Lastly I must say a true leader in photography has to see what others do not and that means seeing and daydreaming some while driving but planning a time of year the lighting or position of the sun or moon for sunsets/rises understanding where in what months things may be perfect for a capture. Still a lot of brain work while doing other things.
1st in '15 used the E 10-18mm f/4 OSS APS-C in full frame at 12mm before there where 12mm. The second image can you see the rider to the right and the horse head to the left - thousands pass through the entrance to Antelope Canyon and never see it even when I ask someone if they can see them in the photo. 3rd while doing a MW capture a loggerhead comes ashore laying eggs at my feet 4th Nature makes ice sculptures I spotted on my way to a deer stand stopped and stayed till sun melted most.

"Authentic" in whose eyes? Remote trigger cameras, drones, high speed autofocus, low light shooting, etc., etc. The tech has made just about anything possible. I can do a portrait without looking at my subject, literally just point and shoot and eye tracking will do the rest. With all the tech, you would have thought that the visual vocabulary or awareness of composition and elements of an image might have progressed, but I don't think so. In my area, the moose in a swamp on a misty morning with the sun just in the mist checks all the boxes. Variations sell endlessly. Then there is the minimalist pseudo black and white "look". There was a day when photographers truly crafted a landscape image. You had your loupe and hand held meter. You used filters for drama in black and white. Green for foliage, red/yellow for skies, polaroid for reflections and saturation, etc. Today, dial up the menu and blink done! Or in post, choose the formula and blink, done.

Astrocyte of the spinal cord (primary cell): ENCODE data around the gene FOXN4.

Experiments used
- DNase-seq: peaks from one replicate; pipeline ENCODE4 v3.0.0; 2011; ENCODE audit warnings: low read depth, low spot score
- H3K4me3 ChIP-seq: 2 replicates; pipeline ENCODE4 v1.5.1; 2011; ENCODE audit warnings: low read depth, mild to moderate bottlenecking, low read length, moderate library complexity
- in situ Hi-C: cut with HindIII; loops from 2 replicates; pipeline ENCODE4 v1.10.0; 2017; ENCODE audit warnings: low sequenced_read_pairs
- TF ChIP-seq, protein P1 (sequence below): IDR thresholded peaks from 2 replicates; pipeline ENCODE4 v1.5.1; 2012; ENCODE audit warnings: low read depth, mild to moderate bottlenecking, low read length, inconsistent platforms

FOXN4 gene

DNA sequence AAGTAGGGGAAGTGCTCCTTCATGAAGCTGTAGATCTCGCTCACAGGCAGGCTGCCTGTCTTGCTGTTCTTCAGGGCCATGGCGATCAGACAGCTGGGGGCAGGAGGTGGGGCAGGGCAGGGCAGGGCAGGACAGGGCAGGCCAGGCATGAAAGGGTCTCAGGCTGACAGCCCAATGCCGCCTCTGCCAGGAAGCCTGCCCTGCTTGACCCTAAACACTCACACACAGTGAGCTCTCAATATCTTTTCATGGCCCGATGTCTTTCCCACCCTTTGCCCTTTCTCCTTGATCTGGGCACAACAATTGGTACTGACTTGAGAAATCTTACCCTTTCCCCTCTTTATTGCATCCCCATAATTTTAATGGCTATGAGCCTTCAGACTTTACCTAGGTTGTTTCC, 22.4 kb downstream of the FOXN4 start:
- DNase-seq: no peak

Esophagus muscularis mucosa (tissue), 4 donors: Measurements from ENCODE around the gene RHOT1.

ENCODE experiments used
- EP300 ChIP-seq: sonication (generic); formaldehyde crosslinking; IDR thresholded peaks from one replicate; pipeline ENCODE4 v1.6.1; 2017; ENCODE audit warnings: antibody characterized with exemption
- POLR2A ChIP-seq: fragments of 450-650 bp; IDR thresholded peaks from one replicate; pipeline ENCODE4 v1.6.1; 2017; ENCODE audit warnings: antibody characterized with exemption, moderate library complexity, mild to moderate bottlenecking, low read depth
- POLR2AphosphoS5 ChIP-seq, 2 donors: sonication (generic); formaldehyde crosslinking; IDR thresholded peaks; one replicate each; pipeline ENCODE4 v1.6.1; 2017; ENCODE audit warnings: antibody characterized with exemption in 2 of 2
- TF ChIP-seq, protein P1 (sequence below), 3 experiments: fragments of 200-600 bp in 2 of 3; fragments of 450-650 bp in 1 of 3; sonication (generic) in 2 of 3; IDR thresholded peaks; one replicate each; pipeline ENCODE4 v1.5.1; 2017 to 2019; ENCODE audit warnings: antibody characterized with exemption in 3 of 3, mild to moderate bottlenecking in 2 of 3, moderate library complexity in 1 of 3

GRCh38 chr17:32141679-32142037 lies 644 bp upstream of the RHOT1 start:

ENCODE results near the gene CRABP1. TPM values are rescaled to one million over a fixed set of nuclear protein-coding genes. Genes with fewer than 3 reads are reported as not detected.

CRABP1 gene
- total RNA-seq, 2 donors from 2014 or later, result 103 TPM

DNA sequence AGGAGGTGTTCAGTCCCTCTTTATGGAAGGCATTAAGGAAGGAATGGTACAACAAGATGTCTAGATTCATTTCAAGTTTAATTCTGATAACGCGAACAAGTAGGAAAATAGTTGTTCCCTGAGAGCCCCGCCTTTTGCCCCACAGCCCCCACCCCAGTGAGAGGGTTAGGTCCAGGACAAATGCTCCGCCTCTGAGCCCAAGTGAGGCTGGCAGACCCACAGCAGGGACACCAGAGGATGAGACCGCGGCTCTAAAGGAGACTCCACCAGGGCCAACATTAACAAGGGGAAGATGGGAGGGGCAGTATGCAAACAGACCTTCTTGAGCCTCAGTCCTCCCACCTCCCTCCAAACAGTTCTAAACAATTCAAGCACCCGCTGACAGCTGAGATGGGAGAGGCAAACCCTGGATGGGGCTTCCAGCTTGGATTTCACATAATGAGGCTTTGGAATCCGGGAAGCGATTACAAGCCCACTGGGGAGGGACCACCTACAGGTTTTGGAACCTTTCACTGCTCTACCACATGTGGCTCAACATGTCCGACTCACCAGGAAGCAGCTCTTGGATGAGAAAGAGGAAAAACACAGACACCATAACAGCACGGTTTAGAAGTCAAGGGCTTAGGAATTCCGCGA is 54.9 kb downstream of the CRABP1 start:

There isn't a subject, region or time of day that has't been photographed to death. In a recent "Wildlife Photographer of the Year" awards, in the "youth" category, a teenager was using a Z9 with a 600 f/4 to capture an image in a remote polar region. I wonder if it was paid for with an allowance? Today, I increasingly take "mental" photos and focus on the moment rather than taking a picture. Scenery and wildlife have been photographed endlessly so what does it prove to add one more picture to a vast wasteland of them? I realize this sounds quite grim and depressing, but I don't see any growth in the visual vocabulary of viewers or creators.

So in the end, do it for yourself. "Focus" on your core personality and ignore the rest. People who make good money from their images are also good at business, have connections, choose their subject matter and present it in a manner that connects with current design trends, put in the time to take decent images, just like hundreds of other photographers. Less is more, so don't think the next great camera or lens is going to make the difference. Put that money into travel or other toys.